The Vietnam Association of Victims of Agent Orange (AO)/Dioxin (VAVA) sent an open letter on April 9 calling for support to an AO victim’s lawsuit against 26 US chemical companies that produced the chemical toxins sprayed by the US army in the war in Vietnam.

Vietnamese-French Tran Thi To Nga, born in 1942, became a war correspondent of the Liberation News Agency after graduating from a Hanoi university in 1966. She worked in some of the most heavily AO/Dioxin affected areas in southern Vietnam such as Cu Chi, Ben Cat and along the Ho Chi Minh Trail, ultimately experiencing effects of contamination.

Among her three children, the first child died of heart defects while the second suffered from a blood disease.

In 2009, Nga, who contracted a number of acute diseases, appeared as a witness at the Court of Public Opinion in Paris, France against US chemical companies.

In May last year, she and the Paris-based William Bourdon & Forestier law firm filed a lawsuit against 26 US chemical firms for producing chemical toxins sprayed by the US army in the war in Vietnam, causing serious consequences for the community, her and her children.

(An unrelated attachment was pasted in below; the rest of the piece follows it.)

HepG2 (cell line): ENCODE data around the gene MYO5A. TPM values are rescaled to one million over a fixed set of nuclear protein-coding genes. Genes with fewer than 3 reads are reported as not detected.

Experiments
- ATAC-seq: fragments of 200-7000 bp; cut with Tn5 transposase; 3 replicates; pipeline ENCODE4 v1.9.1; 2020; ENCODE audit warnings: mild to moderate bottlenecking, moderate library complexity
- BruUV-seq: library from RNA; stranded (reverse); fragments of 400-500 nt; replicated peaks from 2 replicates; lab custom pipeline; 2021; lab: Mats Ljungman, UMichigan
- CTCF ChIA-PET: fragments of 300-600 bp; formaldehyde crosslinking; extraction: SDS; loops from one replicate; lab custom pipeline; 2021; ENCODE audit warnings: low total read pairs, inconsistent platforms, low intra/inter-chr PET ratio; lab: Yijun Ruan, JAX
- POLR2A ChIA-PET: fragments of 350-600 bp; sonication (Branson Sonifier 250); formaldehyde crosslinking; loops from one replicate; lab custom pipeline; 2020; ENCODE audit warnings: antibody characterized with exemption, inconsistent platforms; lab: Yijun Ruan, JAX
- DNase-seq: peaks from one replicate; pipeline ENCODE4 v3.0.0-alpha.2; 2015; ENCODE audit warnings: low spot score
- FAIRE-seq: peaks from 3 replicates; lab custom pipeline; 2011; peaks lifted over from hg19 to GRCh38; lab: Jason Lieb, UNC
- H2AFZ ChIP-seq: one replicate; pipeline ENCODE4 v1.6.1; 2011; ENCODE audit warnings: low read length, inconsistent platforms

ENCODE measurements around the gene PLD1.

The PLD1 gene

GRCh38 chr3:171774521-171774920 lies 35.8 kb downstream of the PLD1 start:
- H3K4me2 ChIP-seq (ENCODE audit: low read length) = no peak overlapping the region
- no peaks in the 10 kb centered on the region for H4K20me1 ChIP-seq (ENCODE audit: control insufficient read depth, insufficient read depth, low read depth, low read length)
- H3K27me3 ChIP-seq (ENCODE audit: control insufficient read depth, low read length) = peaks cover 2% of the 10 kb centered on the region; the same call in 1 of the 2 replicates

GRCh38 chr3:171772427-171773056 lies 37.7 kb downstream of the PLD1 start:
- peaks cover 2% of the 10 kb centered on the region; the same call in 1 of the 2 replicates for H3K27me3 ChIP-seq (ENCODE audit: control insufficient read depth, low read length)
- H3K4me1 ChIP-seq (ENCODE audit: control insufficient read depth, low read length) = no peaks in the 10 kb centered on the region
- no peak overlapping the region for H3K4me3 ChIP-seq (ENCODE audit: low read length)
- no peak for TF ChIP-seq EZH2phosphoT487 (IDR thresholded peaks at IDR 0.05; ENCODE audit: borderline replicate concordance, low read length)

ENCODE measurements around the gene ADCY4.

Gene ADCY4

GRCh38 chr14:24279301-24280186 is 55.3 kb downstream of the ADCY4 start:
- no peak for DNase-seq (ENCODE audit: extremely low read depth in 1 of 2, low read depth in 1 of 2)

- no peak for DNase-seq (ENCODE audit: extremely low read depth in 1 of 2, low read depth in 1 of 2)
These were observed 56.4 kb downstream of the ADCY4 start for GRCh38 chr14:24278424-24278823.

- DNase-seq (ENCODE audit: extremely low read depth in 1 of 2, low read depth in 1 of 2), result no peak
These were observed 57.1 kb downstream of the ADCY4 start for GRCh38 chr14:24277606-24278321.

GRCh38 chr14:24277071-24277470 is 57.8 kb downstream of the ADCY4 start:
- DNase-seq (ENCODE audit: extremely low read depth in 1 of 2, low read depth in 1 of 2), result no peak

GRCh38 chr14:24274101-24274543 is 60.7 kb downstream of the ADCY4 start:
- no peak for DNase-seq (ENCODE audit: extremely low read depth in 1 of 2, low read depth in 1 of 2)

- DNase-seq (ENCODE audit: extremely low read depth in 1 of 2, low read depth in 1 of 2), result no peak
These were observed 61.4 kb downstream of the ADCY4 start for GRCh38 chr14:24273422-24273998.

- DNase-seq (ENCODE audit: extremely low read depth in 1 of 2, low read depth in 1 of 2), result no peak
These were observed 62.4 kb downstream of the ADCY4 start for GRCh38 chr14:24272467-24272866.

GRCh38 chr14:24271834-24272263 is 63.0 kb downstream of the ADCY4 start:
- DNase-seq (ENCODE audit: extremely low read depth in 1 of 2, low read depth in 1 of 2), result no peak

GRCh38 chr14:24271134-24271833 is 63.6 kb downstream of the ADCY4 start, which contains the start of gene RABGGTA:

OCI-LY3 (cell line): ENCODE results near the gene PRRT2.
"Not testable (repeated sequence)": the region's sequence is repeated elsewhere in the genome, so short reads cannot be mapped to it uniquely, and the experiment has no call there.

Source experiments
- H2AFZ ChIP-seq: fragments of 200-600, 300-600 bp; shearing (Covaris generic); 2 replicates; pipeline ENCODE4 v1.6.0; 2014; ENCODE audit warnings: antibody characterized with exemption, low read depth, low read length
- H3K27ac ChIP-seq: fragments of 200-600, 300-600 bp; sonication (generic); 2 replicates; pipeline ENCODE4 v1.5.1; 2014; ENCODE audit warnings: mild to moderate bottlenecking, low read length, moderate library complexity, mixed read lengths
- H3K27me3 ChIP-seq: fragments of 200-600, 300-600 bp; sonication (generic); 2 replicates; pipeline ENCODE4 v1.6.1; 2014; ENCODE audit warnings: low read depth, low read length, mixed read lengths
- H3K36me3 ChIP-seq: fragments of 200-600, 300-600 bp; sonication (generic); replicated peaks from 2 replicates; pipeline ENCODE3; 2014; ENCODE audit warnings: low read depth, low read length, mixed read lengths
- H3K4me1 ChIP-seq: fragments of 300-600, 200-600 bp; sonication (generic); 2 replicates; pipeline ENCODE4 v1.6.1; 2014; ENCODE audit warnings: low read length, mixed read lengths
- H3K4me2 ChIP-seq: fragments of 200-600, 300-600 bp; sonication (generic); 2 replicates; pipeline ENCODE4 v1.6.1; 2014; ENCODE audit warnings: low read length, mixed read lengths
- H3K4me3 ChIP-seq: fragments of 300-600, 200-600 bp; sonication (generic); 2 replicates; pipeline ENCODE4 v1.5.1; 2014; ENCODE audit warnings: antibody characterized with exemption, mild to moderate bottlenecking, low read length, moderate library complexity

The complaint and related documents were handed over to the Crown Court of Evry city in the suburb of Paris and the 26 US companies, 10 of which have hired defence lawyers.

The Court of Evry city will conduct legal proceedings for the lawsuit on April 16, said VAVA Chairman Nguyen Van Rinh at a press conference on April 9.

In the open letter, the VAVA calls on the court to expeditiously complete documents and procedures relating to the lawsuit. It also appeals to lawyers to speak from the bottom of their hearts and seek justice for AO victims who are “the most miserable among the miserable and the poorest among the poor”.

Meanwhile, the association requests the US chemical producers, especially Monsato and Dow Chemical, to take responsibility and give practical and effective assistance to AO victims and their families in Vietnam.

The press should raise a stronger voice in advocating the struggle for justice for AO victims as well as Tran Thi To Nga, the letter reads.

The VAVA asks the International Association of Democratic Lawyers to launch a campaign popularising the danger of AO/Dioxin toxins to human and the environment. It also calls upon governments and non-governmental organisations to actively disseminate the perils of the products containing chlorine, which release Dioxin into the environment.

The open letter asks associations around the world to call on lawyers, scientists, politicians, and social activists in their countries to support the struggle and demand the US chemical companies work with Vietnam to settle the chemical aftermath and compensate and help AO/Dioxin victims.-VNA